Unfortunately any strategies to help you cope will only be temporary because his behavior will still continue and will eventually overwhelm you and cause you distress. Basically without him actually changing, any strategies you use will only be like a bandaid for you. But as for strategies to help you cope, well you can use Cognitive Behavioral Therapy (CBT) to focus on you and help lessen your focus on how he behaves and how it hurts you. CBT has a premise that your symptoms are caused by negative thoughts, so if we change your thought process to be more positive and objective, then your symptoms will lessen as well.
So this link may help you, it contains a technique I use with patients called a thought record. It will help you keep track of any negative thoughts you have. You put the negative thought on paper, the emotion accompanying, the evidence to support it, and the evidence against it. Then I want you to come up with an alternative thought for the situation (more objective and plausible). This will help you change your way of thinking to be able to think more positive and not automatically go to a negative type of thinking.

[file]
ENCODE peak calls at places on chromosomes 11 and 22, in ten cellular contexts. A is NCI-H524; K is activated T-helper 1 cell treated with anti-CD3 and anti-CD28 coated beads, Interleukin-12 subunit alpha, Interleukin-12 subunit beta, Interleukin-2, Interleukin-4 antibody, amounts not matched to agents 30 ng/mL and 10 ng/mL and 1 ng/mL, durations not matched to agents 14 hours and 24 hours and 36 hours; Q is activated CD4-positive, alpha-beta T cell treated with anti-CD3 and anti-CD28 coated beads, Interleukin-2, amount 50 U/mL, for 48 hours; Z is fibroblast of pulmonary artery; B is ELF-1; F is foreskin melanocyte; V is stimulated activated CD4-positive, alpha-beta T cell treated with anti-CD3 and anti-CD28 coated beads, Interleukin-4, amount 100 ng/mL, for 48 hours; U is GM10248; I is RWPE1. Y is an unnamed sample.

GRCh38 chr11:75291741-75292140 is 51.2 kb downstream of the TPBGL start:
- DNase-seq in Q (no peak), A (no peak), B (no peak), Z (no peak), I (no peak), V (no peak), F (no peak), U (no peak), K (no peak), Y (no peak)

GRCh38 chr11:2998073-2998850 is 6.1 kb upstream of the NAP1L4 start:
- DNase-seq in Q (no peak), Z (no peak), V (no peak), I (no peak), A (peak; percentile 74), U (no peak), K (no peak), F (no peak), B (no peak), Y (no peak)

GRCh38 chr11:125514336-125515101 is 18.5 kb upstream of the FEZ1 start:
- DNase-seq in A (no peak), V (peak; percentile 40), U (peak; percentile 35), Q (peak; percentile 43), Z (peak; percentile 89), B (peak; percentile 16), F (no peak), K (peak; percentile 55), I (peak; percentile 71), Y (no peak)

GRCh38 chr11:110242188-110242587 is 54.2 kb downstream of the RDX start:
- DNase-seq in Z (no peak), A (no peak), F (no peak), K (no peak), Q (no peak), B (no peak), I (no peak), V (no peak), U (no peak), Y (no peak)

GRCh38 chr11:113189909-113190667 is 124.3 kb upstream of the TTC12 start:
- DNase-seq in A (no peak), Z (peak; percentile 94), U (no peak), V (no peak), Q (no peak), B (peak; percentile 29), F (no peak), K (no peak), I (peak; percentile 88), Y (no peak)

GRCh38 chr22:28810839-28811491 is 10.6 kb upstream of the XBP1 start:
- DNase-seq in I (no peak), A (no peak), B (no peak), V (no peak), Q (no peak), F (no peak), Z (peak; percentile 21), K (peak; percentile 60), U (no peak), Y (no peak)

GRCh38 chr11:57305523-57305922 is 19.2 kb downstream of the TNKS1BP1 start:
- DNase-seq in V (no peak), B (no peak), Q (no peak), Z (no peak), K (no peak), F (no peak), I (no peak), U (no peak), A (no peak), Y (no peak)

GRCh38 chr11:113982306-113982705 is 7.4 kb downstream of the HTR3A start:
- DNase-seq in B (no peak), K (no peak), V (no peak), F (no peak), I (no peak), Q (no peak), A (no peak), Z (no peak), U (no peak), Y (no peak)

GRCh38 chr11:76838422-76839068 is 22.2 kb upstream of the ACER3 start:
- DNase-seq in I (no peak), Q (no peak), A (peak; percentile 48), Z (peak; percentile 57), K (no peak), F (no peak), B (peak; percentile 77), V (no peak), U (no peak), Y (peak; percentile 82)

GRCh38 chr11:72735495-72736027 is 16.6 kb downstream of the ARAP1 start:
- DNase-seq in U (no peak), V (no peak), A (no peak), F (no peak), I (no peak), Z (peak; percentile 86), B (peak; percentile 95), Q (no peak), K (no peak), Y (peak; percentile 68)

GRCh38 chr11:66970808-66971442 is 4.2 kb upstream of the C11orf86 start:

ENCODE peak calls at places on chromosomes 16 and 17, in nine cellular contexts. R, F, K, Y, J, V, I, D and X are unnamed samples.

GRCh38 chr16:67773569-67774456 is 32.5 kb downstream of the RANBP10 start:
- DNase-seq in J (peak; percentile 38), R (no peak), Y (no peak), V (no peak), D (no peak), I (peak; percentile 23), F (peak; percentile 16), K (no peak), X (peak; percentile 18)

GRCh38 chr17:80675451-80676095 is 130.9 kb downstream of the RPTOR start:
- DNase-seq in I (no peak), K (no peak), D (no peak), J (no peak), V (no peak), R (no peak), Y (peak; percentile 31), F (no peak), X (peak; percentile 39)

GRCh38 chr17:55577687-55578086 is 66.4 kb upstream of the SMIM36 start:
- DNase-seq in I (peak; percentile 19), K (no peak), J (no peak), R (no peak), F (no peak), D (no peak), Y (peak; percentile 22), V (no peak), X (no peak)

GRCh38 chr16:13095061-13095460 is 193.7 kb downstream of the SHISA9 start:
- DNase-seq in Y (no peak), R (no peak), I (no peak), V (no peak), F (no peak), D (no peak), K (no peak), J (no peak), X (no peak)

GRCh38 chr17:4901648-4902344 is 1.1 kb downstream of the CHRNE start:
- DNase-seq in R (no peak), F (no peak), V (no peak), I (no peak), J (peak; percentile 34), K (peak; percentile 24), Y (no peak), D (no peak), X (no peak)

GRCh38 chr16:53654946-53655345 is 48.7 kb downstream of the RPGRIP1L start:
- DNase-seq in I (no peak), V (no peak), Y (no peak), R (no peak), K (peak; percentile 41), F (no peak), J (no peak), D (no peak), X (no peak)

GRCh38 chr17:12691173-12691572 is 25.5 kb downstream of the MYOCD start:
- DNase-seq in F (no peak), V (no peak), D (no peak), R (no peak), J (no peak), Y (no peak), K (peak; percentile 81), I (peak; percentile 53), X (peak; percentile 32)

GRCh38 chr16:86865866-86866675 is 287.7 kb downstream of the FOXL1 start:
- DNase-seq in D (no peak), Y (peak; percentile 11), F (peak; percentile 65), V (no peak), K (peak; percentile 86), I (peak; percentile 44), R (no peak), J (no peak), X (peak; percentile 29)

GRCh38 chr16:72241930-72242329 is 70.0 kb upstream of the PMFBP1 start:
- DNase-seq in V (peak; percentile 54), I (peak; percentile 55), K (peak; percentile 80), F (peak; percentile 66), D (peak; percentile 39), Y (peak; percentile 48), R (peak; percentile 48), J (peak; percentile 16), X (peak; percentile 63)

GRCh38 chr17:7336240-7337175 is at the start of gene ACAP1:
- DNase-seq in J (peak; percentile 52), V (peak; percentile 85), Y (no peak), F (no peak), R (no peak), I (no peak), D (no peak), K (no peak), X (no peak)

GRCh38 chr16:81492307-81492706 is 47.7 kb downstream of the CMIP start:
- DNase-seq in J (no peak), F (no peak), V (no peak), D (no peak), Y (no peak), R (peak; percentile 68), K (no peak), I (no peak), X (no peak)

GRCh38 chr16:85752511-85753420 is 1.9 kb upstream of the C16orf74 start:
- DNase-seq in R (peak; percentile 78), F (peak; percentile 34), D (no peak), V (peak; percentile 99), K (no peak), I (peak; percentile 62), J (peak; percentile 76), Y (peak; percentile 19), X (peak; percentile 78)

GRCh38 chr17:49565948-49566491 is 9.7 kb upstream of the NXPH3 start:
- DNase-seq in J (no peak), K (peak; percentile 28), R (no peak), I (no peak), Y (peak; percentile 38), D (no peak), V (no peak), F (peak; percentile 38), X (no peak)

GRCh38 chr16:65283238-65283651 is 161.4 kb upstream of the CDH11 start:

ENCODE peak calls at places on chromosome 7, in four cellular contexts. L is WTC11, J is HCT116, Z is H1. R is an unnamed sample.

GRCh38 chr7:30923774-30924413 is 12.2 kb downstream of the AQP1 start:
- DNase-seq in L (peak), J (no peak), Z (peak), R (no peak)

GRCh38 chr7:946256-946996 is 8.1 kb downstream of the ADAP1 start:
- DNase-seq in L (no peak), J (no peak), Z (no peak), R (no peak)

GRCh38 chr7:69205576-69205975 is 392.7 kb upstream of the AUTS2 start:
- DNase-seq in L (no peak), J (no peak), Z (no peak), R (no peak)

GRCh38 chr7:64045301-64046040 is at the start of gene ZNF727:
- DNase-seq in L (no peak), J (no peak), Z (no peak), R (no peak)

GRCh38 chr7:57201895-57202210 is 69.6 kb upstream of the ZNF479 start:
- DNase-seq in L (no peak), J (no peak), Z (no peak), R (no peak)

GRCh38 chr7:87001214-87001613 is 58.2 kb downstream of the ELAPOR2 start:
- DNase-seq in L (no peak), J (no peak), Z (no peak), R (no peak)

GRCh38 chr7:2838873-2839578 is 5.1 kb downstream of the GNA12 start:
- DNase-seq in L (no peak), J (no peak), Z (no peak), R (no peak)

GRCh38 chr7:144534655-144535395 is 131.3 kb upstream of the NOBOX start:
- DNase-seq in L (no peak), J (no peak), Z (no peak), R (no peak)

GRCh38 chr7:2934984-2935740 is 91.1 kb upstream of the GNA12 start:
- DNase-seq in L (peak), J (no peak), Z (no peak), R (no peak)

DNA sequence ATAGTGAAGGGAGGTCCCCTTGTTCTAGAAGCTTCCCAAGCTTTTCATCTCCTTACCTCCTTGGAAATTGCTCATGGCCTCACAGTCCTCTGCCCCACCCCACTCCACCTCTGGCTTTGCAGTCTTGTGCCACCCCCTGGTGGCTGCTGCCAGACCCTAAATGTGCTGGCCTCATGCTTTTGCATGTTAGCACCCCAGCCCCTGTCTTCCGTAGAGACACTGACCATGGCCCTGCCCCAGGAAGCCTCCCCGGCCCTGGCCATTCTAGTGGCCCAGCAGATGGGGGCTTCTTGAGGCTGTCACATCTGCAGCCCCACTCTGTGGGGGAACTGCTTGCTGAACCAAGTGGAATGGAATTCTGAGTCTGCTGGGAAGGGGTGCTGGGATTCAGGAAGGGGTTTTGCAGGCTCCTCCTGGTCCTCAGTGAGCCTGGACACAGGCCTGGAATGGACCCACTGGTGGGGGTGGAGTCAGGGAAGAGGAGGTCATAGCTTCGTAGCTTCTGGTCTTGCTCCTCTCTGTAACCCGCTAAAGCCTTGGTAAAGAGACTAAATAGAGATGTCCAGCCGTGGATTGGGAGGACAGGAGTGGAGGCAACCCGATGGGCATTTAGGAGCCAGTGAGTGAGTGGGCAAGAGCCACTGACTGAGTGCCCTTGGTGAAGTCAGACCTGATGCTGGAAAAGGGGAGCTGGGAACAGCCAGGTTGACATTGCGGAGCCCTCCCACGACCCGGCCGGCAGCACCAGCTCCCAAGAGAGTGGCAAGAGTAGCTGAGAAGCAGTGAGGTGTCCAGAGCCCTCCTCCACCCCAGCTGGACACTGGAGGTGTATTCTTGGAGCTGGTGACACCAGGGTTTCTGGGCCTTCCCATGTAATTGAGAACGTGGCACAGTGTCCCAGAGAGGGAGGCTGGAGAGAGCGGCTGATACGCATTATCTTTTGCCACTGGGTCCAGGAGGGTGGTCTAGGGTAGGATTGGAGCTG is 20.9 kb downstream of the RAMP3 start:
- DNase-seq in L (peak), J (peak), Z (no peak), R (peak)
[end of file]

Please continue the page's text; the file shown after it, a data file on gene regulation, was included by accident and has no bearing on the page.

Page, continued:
In addition, these two worksheets are very good at helping to lessen negative type thinking. It can help you focus on the big picture and the objective/positive thoughts and outcomes.
In addition, a couple relaxation exercises may help to keep you calm as well:
But again as I have stated before, if you focus on yourself to cope than you are making it appear that you are the problem and that you need to change, when in fact it is he who needs to change. Any coping strategies you use will only be temporary in helping you because his behavior will continue to erode your mental defense and coping strategies...remember there is only so much poor treatment one person can take.